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5th Jul 2022

Analysis

EU in whirlwind of Africa diplomacy. Did it work?

  • Ursula von der Leyen and Senegalese president Macky Sall presented a unified front ahead of the AU-EU summit
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EU Commission president Ursula von der Leyen has been on a whirlwind tour of African nations ahead of the key African Union-EU summit in Brussels next week, seeking to woo them with Europe's recent investment plan, rivalling China's belt-and-road initiative.

On Thursday (10 February), von der Leyen was in Senegal where, once again, she presented the plan touting investment worth in total €300bn. But that plan is global, rather than Africa-specific, and much of it is what critics call recycled aid, leaving many openly sceptical about the overture.

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The EU's Global Gateway Africa is part of a worldwide €300bn effort to increase European infrastructure investment that is meant to compete with China's growing geo-political clout.

In Dakar, von der Leyen hailed a plan worth €150bn for Africa over the next seven years - including €1bn in support of vaccines and €4.3bn for startups.

In Morocco, she announced a €1.6bn green energy accord with the country. However it is still unclear how the money will be invested.

For the German EU commission chief, the race is on to get buy-in from African leaders ahead of the Covid-delayed EU-AU summit in Brussels on 17-18 February.

But Global Gateway is not an immediate game-changer for many observers, and questions on how it differs from other packages remain, going into the summit next week.

The Brussels summit plans to "announce an Africa-Europe Alliance to build a common future, as closest partners and neighbours," according to a draft declaration seen by EUobserver on Friday.

Its infrastructure and green-transition promises aside, the EU also plans to grant African countries better access to healthcare.

The draft text spoke of "manufacturing vaccines, medicines, and health products in Africa, including investment in production capacities, [and] the use of intellectual property ... to enable equitable access".

It even planned more "cultural exchanges and the movement of artists and artworks between our two continents" to forge closer ties.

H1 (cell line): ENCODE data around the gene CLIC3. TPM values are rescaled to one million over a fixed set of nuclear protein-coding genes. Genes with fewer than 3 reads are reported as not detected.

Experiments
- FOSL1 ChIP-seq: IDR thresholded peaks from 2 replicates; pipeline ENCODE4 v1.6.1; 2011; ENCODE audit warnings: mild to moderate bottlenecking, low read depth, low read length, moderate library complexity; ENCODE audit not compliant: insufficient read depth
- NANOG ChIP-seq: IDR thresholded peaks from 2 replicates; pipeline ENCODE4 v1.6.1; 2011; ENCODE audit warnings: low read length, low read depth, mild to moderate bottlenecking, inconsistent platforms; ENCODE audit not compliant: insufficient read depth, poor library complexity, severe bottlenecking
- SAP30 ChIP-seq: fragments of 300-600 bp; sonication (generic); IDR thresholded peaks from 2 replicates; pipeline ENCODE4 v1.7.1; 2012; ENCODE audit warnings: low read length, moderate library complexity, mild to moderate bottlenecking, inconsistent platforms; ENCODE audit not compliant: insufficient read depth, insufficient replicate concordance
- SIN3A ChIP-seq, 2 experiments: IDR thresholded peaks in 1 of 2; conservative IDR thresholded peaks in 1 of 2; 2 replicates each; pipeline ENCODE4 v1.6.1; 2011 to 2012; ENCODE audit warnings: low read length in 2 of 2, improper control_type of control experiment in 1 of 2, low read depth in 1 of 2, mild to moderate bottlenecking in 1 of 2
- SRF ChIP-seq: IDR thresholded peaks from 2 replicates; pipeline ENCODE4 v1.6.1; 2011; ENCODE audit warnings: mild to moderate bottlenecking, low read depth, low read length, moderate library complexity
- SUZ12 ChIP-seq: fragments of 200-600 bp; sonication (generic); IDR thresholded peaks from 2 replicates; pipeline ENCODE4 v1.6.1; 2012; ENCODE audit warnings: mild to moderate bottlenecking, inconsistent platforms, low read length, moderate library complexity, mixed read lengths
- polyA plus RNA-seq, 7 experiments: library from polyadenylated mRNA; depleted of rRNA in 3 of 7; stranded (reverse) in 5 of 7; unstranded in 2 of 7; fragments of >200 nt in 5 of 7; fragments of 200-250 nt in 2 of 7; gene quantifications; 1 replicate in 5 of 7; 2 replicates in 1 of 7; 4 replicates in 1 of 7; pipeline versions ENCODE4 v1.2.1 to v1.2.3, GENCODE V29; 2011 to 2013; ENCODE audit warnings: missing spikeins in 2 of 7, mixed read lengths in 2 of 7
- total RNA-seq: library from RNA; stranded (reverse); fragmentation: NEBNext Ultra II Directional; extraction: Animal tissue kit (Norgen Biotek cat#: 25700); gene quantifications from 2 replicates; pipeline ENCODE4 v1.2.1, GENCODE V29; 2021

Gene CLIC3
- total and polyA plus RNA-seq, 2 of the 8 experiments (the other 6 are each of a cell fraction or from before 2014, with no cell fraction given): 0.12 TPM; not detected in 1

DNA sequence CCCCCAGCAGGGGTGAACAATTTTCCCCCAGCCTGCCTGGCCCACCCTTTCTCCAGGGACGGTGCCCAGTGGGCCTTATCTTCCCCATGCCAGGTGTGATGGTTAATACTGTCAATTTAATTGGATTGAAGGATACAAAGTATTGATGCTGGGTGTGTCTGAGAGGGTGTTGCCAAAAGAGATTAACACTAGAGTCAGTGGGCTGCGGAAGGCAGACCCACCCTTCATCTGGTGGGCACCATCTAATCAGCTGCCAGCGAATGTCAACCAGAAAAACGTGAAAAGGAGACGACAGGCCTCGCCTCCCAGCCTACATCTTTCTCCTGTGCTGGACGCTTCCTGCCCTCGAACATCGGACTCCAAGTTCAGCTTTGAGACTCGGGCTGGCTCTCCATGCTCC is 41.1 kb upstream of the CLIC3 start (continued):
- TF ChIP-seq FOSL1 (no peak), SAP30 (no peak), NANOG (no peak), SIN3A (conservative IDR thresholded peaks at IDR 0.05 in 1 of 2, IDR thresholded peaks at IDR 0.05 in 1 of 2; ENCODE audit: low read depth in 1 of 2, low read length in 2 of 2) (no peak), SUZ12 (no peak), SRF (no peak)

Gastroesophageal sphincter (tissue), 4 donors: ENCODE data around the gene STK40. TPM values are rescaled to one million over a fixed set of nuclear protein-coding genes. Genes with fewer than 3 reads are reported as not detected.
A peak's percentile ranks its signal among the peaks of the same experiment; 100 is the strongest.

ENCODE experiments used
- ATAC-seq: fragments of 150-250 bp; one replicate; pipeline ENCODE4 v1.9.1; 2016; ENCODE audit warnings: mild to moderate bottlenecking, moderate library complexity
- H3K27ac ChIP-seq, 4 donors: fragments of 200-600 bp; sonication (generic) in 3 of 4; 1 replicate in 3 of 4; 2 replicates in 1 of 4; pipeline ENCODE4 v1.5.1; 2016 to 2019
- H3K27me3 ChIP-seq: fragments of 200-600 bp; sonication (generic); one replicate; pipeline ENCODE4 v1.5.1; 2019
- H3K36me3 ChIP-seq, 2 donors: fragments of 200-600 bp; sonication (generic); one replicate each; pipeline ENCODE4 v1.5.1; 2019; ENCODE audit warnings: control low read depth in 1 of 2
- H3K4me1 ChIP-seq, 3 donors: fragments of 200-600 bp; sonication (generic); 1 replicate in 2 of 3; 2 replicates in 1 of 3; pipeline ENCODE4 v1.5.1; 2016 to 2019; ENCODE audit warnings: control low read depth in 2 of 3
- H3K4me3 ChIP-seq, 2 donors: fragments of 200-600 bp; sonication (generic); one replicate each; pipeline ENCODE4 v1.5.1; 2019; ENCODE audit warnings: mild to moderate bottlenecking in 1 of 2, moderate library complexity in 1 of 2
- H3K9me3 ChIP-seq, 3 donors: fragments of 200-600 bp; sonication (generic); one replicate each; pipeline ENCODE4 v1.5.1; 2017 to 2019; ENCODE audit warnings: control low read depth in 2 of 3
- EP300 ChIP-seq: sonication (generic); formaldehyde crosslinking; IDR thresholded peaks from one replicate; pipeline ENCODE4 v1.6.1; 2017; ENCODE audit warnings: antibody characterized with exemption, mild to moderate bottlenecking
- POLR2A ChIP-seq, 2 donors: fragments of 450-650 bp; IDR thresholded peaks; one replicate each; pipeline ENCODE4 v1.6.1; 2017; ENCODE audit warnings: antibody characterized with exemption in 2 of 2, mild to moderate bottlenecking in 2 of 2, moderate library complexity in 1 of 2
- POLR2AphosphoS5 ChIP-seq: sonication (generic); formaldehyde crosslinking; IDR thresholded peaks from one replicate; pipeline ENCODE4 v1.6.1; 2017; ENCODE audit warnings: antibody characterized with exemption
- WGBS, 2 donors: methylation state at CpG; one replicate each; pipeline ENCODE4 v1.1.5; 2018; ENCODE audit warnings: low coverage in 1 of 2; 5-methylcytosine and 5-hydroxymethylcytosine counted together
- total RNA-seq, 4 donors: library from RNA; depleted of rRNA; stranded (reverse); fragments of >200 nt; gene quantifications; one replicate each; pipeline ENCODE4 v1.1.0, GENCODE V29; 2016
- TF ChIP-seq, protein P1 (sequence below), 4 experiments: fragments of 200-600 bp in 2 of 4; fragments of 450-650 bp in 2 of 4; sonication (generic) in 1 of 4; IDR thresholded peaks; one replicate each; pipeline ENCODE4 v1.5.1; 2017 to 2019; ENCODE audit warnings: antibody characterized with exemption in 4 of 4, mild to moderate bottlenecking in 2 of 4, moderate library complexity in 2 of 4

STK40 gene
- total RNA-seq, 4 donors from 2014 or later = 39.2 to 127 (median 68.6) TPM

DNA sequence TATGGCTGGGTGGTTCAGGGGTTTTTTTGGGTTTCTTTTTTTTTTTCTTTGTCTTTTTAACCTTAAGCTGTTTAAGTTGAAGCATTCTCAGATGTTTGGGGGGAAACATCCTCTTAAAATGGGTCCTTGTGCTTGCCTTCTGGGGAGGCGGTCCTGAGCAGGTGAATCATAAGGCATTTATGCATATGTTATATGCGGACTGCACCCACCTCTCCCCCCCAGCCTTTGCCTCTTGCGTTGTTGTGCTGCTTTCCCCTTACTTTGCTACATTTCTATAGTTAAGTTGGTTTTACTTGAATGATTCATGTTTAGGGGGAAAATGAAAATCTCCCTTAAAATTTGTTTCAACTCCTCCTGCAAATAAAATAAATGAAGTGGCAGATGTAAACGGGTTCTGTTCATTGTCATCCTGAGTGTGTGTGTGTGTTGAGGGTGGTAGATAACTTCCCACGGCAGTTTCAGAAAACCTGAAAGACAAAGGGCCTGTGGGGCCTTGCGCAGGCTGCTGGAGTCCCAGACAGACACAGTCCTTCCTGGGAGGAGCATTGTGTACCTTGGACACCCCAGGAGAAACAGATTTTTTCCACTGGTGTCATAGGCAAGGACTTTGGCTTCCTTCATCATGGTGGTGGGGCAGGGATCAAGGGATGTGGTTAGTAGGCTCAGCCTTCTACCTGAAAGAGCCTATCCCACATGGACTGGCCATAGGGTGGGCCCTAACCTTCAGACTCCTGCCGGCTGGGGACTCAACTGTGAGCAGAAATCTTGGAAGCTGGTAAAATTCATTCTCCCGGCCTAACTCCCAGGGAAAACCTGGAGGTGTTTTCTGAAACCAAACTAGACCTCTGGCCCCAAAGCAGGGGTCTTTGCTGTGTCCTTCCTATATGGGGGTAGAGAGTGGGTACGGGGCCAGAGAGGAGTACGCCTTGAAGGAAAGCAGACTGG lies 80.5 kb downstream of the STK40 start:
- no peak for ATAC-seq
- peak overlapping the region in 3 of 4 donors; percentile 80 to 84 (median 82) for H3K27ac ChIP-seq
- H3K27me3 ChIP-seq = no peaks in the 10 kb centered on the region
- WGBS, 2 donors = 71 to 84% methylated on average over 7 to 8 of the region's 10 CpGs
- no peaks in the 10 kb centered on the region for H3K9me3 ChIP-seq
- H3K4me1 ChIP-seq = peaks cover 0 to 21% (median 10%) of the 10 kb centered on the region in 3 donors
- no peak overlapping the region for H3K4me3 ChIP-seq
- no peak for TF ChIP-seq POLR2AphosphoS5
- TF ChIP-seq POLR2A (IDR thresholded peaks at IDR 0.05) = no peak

But for some commentators, the EU charm offensive was not going well.

"It is clear that the EU has been trying hard to change the language, but we are picking up a general sense of scepticism about new EU announcements," Alfonso Medinilla, head of climate and energy at the European Centre for Development Policy Management, a think tank focusing on Europe-Africa relations said.

Pleas for gas

And despite von der Leyen's African shuttle diplomacy, perceptions of what actually constitutes clean energy remained far apart.

While the Global Gateway initiative aims to increase renewable energy, president Sall, speaking alongside von der Leyen in Senegal, pleaded for continued financing of natural gas, saying it would "ensure universal access to electricity for more than 600 million Africans that are still without electricity."

Sall is a strong supporter of natural gas investment. He has previously called plans to end the financing of gas exploration "a fatal blow" for emerging African economies.

Besides differing ideas on what constitutes a clean energy transition, there is a more general scepticism about the EU's investment offer.

Much of what has been presented in the Global Gateway is a rebranding of existing programmes that may end up double-counted or are largely dependent on private finance.

Carlos Lopes, a Bissau-Guinean development economist at the University of Cape Town, said the EU's offers follow a long list of other plans that turned out to be largely "wishful thinking."

"The Global Gateway was not tabled in any intergovernmental process across the two continents," said Lopes, who added that EU planners tend to dump their plans on African negotiators unilaterally.

"It is absolutely fine for the EU to define its priorities. [But] for the Africans to do the same is a bit more challenging given the noise generated," Lopes said.

"The EU discourse is very asymmetrical," agreed Medinilla.

However, French president Emmanuel Macron, who's country is the current holder of the rotating EU presidency, has previously boasted the summit aims to "completely overhaul" the EU-Africa relationship.

"[it will] forge an economic financial New Deal with Africa," he said at a press conference back in December.

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